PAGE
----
Macao has recently been awarded the status of a Creative City of Gastronomy by UNESCO. If you’re still wondering why, here are 11 eateries that prove that the city is worth your attention. By Deepali Sharma
The mishmash of culinary traditions in Macao runs deep. To begin with, Macanese cuisine is often referred to as the world’s first fusion cuisine, because of the historical impact that four centuries of Portuguese rule followed by a substantial Chinese culinary interpolation has had on the city. Add to that, the fact that some of the world’s most famous chefs have launched international cuisine restaurants in the past two decades. Today, you’ll find everything from authentic Macanese and Portuguese to French, Italian, Indian, and other Asian cuisine restaurants here, that have collectively earned more Michelin stars than in other renowned food destinations of the world.
Therefore, it is only fit that when you’re in Macao, you dive headlong into the discovery of food. These are the top 11 restaurants to check out.
On Rua dos Clerigos in Old Taipa village, this popular Portuguese haunt is helmed by an award-winning chef, Chef Antonio, who puts together a menu of Portuguese dishes with a modern twist. The restaurant is distinctive in its ambience, tile, artwork, and furniture, giving guests a feel of having walked into a Portuguese home. Chef Antonio relishes culinary discoveries which he makes after experimentation and thorough feedback. If anything, it makes his menu unique and draws globetrotters to his doors.
Another Michelin starred restaurant at The Venetian Macao is widely popular for its contemporary presentation of Indian cuisine. Here, Chef Justin Paul wows globetrotters including the likes of David Beckham with his extraordinary menu consisting fine Indian delicacies. This is a restaurant you’ll want to make an advance reservation at, since it is booked out for weeks at a time.
Towering over the glittering Cotai strip, The Ritz-Carlton Macau is a landmark hotel with fine culinary offerings for guests. One of the most popular finds is the Ritz-Carlton Café, a French brasserie where classic dishes such as beef tartare and seafood riso are paired with artisanal beers and crisp wines. If you want to make the most of the café and are on limited time, reserve a table for a Cherry Afternoon Tea Buffet where the lazy Suzy includes an exquisite handcrafted dessert menu of Cherry and Apple Crumble, Cherry Foie Gras, and Pistachio Brioche, among others.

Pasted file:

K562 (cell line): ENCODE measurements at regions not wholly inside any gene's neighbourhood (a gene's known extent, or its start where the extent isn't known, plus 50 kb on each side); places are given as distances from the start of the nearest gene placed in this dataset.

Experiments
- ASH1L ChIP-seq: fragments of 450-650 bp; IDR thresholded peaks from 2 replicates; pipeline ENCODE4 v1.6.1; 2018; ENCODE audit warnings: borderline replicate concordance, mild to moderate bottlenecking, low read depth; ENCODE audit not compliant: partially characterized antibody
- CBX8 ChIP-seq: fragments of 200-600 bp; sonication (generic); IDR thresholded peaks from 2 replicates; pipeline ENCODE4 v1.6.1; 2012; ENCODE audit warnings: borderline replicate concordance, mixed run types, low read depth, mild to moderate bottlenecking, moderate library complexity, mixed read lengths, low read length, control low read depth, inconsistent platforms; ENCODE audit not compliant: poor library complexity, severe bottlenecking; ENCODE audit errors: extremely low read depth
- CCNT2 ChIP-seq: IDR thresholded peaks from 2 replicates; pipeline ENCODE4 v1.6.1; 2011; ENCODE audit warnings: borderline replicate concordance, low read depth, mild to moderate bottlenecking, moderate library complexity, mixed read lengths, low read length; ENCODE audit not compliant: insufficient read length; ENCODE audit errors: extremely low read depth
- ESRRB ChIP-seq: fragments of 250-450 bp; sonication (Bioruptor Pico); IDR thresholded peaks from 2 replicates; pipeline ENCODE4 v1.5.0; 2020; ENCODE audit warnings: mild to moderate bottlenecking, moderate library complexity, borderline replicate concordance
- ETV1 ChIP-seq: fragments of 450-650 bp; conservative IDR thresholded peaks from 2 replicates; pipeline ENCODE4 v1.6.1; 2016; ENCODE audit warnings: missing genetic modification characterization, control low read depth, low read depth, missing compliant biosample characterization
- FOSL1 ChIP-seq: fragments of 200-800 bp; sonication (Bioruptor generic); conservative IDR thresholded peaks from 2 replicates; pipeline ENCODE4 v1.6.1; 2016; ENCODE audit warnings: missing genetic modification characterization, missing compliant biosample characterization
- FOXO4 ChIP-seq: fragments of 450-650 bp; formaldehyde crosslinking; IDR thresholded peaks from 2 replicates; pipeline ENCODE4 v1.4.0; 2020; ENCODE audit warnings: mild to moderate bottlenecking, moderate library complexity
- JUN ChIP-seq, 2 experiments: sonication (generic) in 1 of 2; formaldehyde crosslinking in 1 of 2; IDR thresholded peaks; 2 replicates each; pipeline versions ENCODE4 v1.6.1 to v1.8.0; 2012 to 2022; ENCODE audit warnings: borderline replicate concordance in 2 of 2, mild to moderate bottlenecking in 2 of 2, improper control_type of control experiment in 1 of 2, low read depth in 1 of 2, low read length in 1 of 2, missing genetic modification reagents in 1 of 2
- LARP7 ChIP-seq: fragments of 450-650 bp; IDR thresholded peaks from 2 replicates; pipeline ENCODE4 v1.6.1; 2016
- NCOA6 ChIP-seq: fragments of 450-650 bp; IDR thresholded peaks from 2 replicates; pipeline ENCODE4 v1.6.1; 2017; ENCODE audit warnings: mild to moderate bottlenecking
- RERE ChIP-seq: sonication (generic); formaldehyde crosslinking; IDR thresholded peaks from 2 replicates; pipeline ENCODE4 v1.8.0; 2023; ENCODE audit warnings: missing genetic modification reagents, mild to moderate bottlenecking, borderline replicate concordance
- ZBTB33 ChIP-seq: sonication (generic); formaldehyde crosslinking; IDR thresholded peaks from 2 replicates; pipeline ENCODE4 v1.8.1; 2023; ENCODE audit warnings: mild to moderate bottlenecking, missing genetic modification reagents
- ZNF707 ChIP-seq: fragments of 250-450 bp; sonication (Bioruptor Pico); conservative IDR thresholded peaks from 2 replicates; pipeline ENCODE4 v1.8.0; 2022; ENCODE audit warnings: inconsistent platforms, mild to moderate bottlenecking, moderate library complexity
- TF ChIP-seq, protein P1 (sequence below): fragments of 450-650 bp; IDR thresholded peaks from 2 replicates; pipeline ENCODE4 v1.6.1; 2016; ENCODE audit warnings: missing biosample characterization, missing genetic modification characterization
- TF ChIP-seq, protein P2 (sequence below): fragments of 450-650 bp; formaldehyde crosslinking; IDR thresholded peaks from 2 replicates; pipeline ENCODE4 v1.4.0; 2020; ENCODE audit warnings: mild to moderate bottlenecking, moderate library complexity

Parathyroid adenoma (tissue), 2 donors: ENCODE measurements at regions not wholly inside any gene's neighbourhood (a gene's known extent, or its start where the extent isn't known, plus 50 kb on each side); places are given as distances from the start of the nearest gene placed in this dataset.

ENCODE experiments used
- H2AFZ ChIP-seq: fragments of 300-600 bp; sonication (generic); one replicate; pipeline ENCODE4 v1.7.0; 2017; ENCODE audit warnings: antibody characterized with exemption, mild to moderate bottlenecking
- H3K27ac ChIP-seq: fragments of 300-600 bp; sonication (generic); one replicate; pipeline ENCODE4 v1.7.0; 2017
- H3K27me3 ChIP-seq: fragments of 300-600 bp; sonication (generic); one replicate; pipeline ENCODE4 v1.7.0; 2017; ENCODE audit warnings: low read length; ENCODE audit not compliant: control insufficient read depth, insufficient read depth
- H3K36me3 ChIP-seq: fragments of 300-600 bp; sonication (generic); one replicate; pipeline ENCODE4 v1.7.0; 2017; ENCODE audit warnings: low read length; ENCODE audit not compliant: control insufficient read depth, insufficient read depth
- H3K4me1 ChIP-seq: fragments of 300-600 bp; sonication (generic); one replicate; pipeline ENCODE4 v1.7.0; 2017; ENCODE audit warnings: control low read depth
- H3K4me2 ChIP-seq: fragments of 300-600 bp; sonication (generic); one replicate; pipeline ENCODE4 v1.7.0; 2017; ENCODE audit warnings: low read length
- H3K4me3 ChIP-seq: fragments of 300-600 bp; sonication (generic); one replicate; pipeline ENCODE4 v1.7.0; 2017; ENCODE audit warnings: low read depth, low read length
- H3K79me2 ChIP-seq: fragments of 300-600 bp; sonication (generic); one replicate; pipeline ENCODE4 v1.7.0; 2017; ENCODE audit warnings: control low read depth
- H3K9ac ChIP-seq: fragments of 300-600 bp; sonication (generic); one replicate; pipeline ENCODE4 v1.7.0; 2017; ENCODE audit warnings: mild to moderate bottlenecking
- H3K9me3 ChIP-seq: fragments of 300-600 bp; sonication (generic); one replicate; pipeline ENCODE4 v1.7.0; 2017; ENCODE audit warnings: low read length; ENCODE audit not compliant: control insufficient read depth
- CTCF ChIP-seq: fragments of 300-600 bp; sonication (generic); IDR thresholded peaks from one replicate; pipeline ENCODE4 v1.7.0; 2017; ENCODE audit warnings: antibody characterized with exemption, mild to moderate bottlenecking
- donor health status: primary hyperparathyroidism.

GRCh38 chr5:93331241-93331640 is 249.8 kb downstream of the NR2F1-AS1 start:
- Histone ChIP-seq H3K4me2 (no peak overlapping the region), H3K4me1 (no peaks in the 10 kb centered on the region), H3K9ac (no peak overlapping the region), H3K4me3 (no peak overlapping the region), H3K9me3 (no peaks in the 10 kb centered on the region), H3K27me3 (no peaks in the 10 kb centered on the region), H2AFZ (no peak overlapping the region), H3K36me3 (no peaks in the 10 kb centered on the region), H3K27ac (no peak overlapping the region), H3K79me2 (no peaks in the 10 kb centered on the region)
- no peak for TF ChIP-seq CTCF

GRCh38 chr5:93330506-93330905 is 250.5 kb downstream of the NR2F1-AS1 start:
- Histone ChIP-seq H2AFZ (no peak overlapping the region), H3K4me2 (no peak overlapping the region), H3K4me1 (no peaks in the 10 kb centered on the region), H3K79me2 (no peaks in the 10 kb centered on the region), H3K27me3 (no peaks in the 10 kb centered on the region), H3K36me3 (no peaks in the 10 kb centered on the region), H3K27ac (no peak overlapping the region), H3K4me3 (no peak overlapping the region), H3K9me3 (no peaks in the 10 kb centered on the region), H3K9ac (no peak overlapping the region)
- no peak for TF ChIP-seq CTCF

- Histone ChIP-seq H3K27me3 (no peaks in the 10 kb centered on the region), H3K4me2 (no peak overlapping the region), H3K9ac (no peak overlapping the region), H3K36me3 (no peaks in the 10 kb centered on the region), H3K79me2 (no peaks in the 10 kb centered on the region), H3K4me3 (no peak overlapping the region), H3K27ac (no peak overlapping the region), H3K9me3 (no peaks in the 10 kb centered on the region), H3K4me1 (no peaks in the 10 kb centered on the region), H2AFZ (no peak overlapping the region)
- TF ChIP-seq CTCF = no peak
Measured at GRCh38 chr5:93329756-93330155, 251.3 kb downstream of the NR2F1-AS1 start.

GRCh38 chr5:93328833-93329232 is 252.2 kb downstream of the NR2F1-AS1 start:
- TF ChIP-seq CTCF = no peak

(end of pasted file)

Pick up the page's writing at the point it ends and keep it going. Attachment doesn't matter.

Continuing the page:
Savour authentic Italian cuisine at Portofino, located at The Venetian Macao, the glitzy hotel on the Cotai Strip. Think fresh seafood pastas, delicious thin crust pizzas, and traditional Italian trattoria. The al fresco restaurant overlooks the swimming pool and offers all-you-can-eat packages along with special lunch menus on Sundays.
French chef Guillaume Galliot brings his unique Haute Cuisine to this Michelin two-starred French restaurant. His fresh take on fine dining has often brought him to the list of the World’s 50 Best Restaurants, and a reservation here is a much-coveted affair. Pair your dinner with wine—the wine list here offers Chateau Mouton Rothschild vintages from 1945 to 2011.
Albergue 601 offers exquisite Portuguese cuisine in the setting of the historical neighbourhood of St. Lazarus Quarter. The old Portuguese building with two large camphor trees provides an artistic welcome to guests; inside, the menu created by Chef Pedro Almeida has you transport from Macao to the streets of Lisbon.
If Cantonese food is what you’re craving, pay a visit to Tim’s Kitchen where Chef Lai’s signature Crystal King Prawn dish—steamed whole crab claws with winter melon—is popular. This restaurant was founded in Hong Kong in 2000 and seven years later, brought to the Grand Lisboa Macau. In Macao, it was awarded a Michelin star in 2009, following which, it has remained a permanent inhabitant of the Michelin Guide Hong Kong and Macao.
Inside the dome of the Grand Lisboa Macau, is housed a fine, three Michelin star restaurant that was launched by late chef, Joel Robuchon. The French diner boasts one of the most extensive and exclusive wine collections in Asia with 16,800 labels. Designed by English furniture maker Viscount Linley, the restaurant boasts a breathtaking crystal chandelier made up of 1,31,500 pieces of Swarovski, Baccarat floor lamps, glasses from Riedel, and high relief platinum serving plates from Bernardaud.
Another signature restaurant at Grand Lisboa Macau is the lavish Chinese restaurant called The 8 Restaurant, the first and only Chinese restaurant in Macao to be awarded three Michelin stars, five consecutive years in a row. Its sophisticated interior is fashioned after the traditional Chinese elements of gold fish and number ‘eight’, that represent energy and wealth respectively. With a food menu offering 40 varieties of dim sums, there is ample scope to experiment with new dishes here.
From the lap of luxury to an earthy, rustic local haunt, Restaurante Fernando serves local Portuguese dishes such as chorizo, fried squid, and stewed beef in an unpretentious ambiance. This is where you can get a taste of local flavours, sans the fancy embellishments of modern Macao.
If there’s one thing you can’t leave Macao without, it’s trying the famous dessert staple, egg tart! As such, you need to find the best egg tarts in the city, which will bring you to Lord Stow’s Bakery. Launched in 1989 by Englishman Andrew Stow, the bakery is as much a landmark in Macao as any heritage spot, offering an authentic yet different formula for the classic Portuguese egg tart. His style of egg tarts called ‘Pasteis de Nata’ is now famous throughout Asia, but to know where it all began, you’ll have to make a pit stop here.